29th March 2015
Monks of Myanmar
I think my passion for photographing monks began in India when I spotted a large group of them posing in the Red Fort in Agra with the Taj Mahal in the background.
While touring Vietnam I watched novice monks playing football at the Thien Mu Pagoda in Hue City and although it seemed incongruous they were having great fun.
These were occasional glimpses but Myanmar was a feast of photographic opportunities as there were monks everywhere. We could look but we could not touch. Hence we would see monks hanging off the back of the trucks that were used as public transport to keep out of the way. But every morning the monks walk the streets for one and a half hours in their bare feet carrying black pots collecting food for their monastery from shops, houses and businesses. They are not allowed to wear shoes as a reminder of how hard life can be. Before they go out early in the morning they have something to eat and their main meal will be eaten late morning when they eat the food they have collected. After that they do not eat again, only drink, but nothing with milk in it. They eat what they are given (they are not vegetarians) and they eat for sustenance rather than taste.
At Mahagandayon, a famous Buddhist monastery near Amarapura, visitors are allowed into the monastery to watch more than one thousand monks who live and study there line up to receive their main meal of the day. We arrived in time to have a look around the complex before the monks lined up to receive their food. This complex has several buildings all donated by different people and built in different styles. When we arrived the monks had just returned from collecting food that morning and some were cleaning the pots they had used, others were washing themselves and brushing their teeth and some were hanging out the laundry – newly washed robes of varying colours. All these chores are done outside. It was fascinating watching monks of all ages rushing around carrying their soap, toothpaste and toothbrushes in small tin bowls.
There was frantic activity in the large kitchen areas where people were chopping up vegetables or stirring soup in huge metal cauldrons – cooked food was being re-heated and other dishes were being prepared from raw ingredients. Those who could not afford to donate food gave their time to help with the preparation and service of the meal. While we were exploring the monastery more and more tourist buses were arriving and the place got very crowded. When the monks lined up ready to receive their food all the tourists flocked to line the road they would walk along. We were told not to touch the monks as they filed past us into the courtyard where they were served from tables laden with food before entering the dining area. There were so many people milling around it was impossible to get close enough to take good photographs so I took my shoes off and went up to the first floor of a deserted building that overlooked the courtyard where the food was being served.
During our stay in Myanmar we witnessed another tradition associated with the monks. While we were visiting a factory we heard a commotion outside and we rushed out of the building just in time to see a line of trucks conveying donations for the monks to the local monastery – one truck had kitchen utensils stuck all over it, another was covered with witches brooms and some were carrying triangular shaped boards with bank notes attached to them. Once a year, during a celebration of the full moon which lasts for two days donations are collected for the monks and then taken to the monastery during a celebration of the full moon which carries on for two days after the full moon. This festival, known as the Tazaungdaing festival or the Festival of Lights takes place on the day of the full moon during Tazaungmon which is the eighth month in the traditional Burmese calendar. This national holiday celebrates the end of the rainy season and it also marks the end of the Kathina (Kahtein) in Burmese) season. During this festival robes are donated to the monks. It used to last for one month as it took a long time to make a robe but now the process is much quicker. The origin of this festival pre-dates the introduction of Buddhism to Burma and is believed to stem from the Kattika festival, which honours the guardian planets in Hindu astrology.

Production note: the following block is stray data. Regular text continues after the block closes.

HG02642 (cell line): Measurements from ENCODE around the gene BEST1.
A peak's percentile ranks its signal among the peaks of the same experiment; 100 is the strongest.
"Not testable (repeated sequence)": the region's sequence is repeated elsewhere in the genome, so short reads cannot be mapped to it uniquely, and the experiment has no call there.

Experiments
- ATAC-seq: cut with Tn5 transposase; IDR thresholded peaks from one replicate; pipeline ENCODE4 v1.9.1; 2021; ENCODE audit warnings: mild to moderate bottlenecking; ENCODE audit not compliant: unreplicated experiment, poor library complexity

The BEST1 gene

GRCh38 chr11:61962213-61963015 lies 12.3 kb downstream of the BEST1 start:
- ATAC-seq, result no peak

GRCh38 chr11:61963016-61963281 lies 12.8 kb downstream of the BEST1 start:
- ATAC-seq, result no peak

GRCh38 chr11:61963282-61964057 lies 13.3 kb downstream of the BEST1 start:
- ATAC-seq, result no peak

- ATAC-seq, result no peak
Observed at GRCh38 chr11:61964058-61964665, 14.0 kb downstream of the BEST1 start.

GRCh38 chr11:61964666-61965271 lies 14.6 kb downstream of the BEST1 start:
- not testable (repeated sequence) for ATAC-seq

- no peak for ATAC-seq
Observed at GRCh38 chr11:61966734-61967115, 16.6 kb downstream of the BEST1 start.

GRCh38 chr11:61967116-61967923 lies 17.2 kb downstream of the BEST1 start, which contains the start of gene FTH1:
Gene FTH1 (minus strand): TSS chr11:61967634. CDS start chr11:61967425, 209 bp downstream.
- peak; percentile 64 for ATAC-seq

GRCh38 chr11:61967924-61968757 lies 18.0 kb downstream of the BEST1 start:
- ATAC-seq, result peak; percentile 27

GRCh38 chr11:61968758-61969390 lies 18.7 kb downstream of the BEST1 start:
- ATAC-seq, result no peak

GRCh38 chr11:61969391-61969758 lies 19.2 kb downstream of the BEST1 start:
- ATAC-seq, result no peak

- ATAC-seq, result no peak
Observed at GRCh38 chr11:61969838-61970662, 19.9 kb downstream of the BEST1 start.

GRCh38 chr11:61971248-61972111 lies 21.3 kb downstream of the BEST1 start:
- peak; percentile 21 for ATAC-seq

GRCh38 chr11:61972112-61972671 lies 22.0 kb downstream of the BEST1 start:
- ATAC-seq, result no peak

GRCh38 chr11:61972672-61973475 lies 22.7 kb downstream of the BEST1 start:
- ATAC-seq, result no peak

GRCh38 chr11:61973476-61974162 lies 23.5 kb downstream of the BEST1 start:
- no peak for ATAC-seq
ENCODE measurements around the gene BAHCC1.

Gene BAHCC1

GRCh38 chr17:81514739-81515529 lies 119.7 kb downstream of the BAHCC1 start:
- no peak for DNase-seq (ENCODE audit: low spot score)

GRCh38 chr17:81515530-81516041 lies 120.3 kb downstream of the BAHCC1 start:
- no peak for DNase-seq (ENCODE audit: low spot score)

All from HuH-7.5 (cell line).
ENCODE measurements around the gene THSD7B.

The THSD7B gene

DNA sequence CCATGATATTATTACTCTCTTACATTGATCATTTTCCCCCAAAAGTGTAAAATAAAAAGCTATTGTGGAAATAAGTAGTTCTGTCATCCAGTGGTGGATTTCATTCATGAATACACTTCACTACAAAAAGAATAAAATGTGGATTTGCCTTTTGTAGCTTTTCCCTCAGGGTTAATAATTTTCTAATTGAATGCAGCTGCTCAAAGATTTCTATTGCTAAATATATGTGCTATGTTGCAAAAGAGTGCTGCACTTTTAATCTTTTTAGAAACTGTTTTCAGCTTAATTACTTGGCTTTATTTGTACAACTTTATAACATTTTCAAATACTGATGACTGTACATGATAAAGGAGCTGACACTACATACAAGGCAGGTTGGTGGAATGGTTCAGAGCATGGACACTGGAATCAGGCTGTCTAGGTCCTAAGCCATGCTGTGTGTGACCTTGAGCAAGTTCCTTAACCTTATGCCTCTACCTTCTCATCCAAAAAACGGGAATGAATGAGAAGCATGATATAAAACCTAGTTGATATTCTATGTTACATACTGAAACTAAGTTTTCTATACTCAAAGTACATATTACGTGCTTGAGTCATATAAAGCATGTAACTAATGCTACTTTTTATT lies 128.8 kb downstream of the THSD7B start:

In Myanmar the monks are either permanent or temporary. Any man or boy can enter a monastery on a temporary basis and stay there from a few days to several weeks. The permanent monks have to meditate and study and the senior monks give lectures. It is very flexible and all voluntary. They are very much part of the community and we saw them everywhere in their dark red robes, made from lotus blossom thread that made a great contrast with the gold of the temples or the green of the countryside.
Nuns do exist in Myanmar but they are not as prominent as the monks. They only collect food once a week and they only collect raw ingredients which they cook themselves. They do not walk around in bare feet. Like the monks they can be permanent or temporary. Like wraiths clad in pink they slip in and out of the shadows and it was hard work to capture any images of them.
I visited Myanmar on a trip organised by Solos Holidays. We flew to Yangon with Thai Airways